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On being a small business, this Saturday and always.


Small business Saturday has arrived and I find myself amongst so many other small business people hoping it will bring prosperity to my fledgling company. 

I began the kitchen garden series out of a desire to connect to and support a community of people growing food in my neighborhood. I didn’t begin with a business plan, investors or even any start up capital of my own to speak of. I simply started. I had an idea; a vision that was generous and reciprocal and fun and beautiful. 

My early successes spurred me on. Eventually, in order to grow, I scrounged up a little money, from my savings, my family, by selling some things I didn’t need and I pressed on. 

I find myself 6 years later, with that idea fully developed into my brand. I offer a full line of sustainable textiles, revenues are growing steadily, production has grown far beyond my ability to meet demand, I’m providing jobs in my community, I’m reaching more and more people with my message of the importance of ethical production and sustainable textiles, I offer rental linens for restaurants and caterers. I’ve qualified for loans, am being mentored by reputable business people and have 100% customer satisfaction with my goods. I’m also stretched to my financial limits.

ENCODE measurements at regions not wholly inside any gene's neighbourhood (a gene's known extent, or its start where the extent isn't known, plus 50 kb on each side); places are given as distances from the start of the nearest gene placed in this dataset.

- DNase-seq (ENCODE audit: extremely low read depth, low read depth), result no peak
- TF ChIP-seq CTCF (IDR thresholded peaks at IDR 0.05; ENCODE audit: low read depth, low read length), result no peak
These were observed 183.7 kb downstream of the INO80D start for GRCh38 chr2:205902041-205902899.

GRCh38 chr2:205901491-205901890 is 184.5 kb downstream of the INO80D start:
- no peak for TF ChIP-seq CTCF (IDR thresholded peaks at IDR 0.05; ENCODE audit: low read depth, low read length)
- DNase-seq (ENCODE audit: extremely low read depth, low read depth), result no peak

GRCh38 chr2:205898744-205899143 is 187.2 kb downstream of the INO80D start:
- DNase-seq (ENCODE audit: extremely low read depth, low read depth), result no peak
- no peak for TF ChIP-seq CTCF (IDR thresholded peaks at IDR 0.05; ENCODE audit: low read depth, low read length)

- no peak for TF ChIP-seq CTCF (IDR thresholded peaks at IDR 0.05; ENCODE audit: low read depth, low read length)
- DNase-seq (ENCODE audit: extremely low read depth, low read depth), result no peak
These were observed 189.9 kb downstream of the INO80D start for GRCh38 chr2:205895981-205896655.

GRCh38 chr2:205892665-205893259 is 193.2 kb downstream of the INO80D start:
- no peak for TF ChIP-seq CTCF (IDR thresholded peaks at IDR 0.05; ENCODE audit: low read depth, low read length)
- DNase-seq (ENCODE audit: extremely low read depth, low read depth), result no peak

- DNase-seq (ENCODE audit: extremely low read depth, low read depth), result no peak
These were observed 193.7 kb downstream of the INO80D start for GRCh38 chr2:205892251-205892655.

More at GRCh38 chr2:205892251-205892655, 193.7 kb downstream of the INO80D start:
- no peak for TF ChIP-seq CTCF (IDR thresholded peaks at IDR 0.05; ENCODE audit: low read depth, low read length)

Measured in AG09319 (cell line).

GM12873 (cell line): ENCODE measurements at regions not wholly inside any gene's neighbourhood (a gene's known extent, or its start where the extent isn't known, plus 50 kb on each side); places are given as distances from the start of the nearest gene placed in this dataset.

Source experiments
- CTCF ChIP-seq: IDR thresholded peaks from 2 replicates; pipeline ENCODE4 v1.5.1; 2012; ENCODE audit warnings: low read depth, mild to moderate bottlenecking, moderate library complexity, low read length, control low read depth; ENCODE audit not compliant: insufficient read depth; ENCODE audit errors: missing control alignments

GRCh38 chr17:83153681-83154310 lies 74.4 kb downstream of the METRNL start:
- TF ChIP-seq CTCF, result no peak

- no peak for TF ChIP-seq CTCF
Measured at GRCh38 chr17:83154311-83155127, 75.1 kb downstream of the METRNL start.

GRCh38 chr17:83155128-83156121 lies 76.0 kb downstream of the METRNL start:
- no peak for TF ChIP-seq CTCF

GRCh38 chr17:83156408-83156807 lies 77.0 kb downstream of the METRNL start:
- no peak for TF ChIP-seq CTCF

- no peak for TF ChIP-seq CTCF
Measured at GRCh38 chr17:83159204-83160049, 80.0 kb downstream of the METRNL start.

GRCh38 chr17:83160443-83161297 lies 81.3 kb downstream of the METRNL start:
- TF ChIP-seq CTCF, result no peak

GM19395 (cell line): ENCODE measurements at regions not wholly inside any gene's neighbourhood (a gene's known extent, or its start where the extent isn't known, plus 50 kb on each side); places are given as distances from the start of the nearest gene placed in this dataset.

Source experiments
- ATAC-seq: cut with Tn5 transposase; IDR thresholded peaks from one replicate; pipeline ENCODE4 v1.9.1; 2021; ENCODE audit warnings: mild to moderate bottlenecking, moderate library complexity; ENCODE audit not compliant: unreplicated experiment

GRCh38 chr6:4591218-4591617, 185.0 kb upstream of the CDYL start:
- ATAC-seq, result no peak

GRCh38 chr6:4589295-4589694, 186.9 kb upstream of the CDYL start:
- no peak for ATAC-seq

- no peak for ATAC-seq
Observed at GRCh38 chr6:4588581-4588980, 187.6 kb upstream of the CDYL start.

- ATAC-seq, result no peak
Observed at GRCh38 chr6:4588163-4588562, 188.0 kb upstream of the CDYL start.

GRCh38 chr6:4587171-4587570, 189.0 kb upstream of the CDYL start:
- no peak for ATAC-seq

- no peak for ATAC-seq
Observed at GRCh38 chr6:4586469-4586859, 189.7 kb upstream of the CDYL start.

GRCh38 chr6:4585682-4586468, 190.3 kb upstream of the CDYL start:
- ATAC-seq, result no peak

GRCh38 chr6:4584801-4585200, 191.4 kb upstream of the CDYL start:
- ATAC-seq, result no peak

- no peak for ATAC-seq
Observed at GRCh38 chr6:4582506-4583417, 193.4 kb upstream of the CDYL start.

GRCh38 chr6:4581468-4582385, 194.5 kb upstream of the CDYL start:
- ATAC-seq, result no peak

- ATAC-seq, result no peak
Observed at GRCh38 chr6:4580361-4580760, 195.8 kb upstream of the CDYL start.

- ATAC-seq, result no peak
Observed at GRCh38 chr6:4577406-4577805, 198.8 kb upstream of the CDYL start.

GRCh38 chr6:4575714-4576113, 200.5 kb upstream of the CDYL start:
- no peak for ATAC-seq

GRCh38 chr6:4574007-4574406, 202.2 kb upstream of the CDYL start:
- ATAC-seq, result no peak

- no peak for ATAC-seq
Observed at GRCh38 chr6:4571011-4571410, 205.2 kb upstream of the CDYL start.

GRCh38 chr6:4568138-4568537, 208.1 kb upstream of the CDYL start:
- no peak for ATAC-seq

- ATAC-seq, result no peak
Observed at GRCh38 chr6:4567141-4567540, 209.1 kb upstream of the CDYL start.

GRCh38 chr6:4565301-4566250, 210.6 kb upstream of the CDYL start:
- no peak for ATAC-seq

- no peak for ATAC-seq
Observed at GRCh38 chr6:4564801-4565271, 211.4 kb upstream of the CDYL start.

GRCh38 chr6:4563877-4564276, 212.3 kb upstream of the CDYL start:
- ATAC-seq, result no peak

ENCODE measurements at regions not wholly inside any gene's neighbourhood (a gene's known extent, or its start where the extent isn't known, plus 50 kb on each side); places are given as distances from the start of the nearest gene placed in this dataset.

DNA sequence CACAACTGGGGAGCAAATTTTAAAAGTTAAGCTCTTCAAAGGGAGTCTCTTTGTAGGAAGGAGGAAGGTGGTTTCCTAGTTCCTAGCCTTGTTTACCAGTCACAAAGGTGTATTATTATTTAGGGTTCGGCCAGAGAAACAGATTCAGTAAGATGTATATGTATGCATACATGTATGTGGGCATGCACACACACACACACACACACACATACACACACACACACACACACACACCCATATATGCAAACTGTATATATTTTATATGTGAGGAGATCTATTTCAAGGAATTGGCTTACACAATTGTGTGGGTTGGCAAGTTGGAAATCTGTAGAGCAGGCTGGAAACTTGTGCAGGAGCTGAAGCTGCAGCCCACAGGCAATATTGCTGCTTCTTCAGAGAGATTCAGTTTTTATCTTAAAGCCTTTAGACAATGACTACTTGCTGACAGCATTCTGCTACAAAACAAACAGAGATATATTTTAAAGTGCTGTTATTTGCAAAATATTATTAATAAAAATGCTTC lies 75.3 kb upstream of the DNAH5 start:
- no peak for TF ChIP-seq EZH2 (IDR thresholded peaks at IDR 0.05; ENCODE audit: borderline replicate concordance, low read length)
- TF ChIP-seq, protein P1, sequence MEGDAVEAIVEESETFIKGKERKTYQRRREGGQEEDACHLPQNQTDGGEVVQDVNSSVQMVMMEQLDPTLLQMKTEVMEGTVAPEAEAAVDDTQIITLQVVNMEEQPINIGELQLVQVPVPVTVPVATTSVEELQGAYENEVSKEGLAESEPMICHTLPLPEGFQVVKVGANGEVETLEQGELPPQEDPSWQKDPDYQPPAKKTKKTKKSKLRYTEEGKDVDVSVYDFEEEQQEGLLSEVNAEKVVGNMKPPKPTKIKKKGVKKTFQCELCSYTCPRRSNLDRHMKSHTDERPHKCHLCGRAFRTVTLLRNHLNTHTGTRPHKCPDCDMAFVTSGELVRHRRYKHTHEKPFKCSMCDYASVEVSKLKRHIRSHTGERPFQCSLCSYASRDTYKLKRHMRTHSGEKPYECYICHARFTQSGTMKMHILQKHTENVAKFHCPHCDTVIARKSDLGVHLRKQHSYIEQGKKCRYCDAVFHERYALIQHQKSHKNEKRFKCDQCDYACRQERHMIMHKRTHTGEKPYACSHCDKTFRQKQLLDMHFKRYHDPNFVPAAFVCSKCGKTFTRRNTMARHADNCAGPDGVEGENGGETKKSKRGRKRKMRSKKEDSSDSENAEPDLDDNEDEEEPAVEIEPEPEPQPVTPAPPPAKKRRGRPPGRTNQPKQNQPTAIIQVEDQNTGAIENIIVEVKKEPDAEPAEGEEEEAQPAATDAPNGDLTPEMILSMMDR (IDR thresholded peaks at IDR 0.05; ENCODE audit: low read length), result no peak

The secret about small business in America is that most small business owners go long stretches of time without pay to grow their businesses. It isn’t because we don’t know how to price our goods or manage money either. It’s a mathematical reality that revenues have to reach a certain volume to generate a living wage for a business owner and it costs a lot to grow to that point. Sacrifices are made in the interim. I have been making them in spades this year.

I’ve put a lot into this business and can say without hesitation that it’s been my most challenging and satisfying creative act to date - and as a former dancer and costume designer, there have been many!

I am holding my breath ahead of these handful of days that make up the winter holiday shopping season, hoping that all the risks I’ve taken this year will bear fruit. That all the beautiful textiles waiting in the wings will go to good homes. That my business will end the year on a high note. That all of you will support my vision. 


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